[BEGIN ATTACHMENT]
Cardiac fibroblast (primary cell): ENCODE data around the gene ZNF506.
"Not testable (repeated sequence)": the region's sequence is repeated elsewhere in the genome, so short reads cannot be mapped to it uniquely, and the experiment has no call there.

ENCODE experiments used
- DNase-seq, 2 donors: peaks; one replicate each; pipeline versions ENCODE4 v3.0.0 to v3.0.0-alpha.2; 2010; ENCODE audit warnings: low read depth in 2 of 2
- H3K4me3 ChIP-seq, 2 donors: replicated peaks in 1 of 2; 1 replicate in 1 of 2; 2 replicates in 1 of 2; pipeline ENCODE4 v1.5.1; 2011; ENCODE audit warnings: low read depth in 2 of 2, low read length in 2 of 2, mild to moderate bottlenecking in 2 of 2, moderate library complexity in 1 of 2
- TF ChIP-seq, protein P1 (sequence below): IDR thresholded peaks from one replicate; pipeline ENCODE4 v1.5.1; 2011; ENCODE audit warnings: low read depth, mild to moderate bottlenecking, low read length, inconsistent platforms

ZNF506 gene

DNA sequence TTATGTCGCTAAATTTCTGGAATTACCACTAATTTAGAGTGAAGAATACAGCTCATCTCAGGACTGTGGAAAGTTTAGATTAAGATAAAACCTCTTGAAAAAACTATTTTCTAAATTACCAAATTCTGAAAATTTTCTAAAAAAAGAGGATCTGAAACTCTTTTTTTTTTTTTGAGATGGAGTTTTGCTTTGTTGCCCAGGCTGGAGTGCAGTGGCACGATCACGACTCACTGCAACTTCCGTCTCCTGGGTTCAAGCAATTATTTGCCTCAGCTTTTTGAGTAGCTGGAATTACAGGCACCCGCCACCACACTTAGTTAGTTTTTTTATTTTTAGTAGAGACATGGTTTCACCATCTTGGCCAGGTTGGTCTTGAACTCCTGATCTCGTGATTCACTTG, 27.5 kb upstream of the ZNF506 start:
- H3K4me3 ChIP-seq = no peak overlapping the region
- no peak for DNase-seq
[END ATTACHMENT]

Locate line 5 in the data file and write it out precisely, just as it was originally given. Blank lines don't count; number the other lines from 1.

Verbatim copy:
- H3K4me3 ChIP-seq, 2 donors: replicated peaks in 1 of 2; 1 replicate in 1 of 2; 2 replicates in 1 of 2; pipeline ENCODE4 v1.5.1; 2011; ENCODE audit warnings: low read depth in 2 of 2, low read length in 2 of 2, mild to moderate bottlenecking in 2 of 2, moderate library complexity in 1 of 2